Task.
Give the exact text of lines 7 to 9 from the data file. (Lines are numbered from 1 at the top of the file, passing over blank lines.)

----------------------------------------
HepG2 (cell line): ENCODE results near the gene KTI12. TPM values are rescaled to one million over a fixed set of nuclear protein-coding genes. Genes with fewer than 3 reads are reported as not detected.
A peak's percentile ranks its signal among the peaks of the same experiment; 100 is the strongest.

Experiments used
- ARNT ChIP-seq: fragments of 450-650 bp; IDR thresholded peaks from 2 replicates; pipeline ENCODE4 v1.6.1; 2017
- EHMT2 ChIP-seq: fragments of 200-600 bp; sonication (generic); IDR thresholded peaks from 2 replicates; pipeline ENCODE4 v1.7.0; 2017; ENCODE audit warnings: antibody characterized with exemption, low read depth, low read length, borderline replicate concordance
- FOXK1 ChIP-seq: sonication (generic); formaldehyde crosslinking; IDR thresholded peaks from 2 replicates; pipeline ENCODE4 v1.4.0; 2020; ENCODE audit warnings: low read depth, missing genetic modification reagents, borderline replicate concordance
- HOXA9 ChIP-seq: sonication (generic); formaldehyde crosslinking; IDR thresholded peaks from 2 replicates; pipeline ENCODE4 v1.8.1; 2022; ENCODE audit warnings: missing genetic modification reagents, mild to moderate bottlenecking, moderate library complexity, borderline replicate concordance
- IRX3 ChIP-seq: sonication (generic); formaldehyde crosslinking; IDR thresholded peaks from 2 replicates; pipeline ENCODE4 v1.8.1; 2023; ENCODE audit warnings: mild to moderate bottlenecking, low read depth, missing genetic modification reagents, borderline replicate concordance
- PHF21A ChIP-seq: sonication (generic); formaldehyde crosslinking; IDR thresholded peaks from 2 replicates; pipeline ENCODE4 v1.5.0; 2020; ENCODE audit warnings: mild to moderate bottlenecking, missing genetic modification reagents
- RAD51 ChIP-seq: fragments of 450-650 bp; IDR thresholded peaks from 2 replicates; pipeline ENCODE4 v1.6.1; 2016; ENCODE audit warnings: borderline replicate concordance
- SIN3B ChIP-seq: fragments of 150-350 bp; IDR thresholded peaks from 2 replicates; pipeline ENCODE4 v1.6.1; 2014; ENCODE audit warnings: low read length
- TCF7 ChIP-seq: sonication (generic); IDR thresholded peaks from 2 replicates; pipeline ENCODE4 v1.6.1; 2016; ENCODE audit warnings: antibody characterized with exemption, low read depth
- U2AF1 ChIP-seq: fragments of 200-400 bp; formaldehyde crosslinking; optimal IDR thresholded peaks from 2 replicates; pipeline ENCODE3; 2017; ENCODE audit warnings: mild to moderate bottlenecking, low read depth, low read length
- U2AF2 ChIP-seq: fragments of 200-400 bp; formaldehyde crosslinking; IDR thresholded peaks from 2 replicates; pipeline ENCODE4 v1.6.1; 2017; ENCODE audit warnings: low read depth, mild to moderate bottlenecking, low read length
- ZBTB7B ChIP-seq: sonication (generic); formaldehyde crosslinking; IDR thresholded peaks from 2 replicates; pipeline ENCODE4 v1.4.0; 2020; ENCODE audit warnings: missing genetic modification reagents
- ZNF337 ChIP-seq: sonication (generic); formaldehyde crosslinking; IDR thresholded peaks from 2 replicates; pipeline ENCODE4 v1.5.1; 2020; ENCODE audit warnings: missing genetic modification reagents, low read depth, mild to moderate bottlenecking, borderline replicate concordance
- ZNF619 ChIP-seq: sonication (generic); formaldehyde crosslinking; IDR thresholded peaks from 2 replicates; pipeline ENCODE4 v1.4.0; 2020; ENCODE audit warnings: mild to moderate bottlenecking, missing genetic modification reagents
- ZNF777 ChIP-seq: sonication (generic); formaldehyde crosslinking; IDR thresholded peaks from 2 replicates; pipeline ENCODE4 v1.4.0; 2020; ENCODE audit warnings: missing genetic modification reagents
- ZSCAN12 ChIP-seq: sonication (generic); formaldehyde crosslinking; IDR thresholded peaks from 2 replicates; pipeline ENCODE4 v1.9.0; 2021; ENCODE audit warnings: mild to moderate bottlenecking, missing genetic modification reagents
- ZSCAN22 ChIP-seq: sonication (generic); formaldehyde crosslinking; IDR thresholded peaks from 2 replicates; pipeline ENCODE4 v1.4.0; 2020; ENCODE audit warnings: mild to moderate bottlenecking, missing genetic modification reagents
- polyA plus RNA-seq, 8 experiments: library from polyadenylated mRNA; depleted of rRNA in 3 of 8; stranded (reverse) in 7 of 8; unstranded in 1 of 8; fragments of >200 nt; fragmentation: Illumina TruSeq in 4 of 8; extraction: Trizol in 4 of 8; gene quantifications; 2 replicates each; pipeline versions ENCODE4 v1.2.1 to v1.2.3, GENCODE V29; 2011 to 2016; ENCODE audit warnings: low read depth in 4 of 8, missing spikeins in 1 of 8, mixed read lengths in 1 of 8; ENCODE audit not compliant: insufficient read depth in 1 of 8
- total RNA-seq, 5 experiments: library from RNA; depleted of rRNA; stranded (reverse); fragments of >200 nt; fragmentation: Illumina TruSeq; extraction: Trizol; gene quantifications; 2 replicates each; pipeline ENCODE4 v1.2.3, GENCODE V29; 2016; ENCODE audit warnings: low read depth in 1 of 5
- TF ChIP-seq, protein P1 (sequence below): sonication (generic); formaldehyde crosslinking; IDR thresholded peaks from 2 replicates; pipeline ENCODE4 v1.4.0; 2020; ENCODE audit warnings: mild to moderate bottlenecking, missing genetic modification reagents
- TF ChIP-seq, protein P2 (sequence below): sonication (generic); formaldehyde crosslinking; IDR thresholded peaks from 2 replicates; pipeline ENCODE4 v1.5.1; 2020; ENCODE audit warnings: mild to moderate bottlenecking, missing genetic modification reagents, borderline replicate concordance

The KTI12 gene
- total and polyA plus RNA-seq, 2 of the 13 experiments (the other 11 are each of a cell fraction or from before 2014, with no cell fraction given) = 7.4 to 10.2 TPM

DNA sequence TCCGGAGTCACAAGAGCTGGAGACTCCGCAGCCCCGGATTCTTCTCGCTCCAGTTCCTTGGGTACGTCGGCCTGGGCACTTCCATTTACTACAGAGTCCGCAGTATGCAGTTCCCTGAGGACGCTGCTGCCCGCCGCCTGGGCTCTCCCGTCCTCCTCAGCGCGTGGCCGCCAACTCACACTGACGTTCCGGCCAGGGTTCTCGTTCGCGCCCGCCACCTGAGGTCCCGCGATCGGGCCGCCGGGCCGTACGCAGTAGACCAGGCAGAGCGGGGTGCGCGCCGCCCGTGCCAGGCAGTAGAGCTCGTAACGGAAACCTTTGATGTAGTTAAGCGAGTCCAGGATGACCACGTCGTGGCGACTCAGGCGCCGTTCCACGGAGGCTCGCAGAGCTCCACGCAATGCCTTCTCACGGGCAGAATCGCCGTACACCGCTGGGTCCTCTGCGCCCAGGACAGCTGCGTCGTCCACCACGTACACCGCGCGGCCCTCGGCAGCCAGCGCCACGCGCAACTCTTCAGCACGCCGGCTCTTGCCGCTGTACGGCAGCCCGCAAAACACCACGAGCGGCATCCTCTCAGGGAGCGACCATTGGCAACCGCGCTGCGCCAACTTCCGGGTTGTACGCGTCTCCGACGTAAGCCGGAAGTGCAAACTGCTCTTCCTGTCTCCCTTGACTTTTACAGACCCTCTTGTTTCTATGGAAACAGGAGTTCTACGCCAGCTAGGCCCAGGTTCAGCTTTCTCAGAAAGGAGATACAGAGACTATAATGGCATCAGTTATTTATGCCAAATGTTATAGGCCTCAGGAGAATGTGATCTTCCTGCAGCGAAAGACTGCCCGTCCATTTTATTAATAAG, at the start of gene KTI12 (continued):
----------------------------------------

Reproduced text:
- HOXA9 ChIP-seq: sonication (generic); formaldehyde crosslinking; IDR thresholded peaks from 2 replicates; pipeline ENCODE4 v1.8.1; 2022; ENCODE audit warnings: missing genetic modification reagents, mild to moderate bottlenecking, moderate library complexity, borderline replicate concordance
- IRX3 ChIP-seq: sonication (generic); formaldehyde crosslinking; IDR thresholded peaks from 2 replicates; pipeline ENCODE4 v1.8.1; 2023; ENCODE audit warnings: mild to moderate bottlenecking, low read depth, missing genetic modification reagents, borderline replicate concordance
- PHF21A ChIP-seq: sonication (generic); formaldehyde crosslinking; IDR thresholded peaks from 2 replicates; pipeline ENCODE4 v1.5.0; 2020; ENCODE audit warnings: mild to moderate bottlenecking, missing genetic modification reagents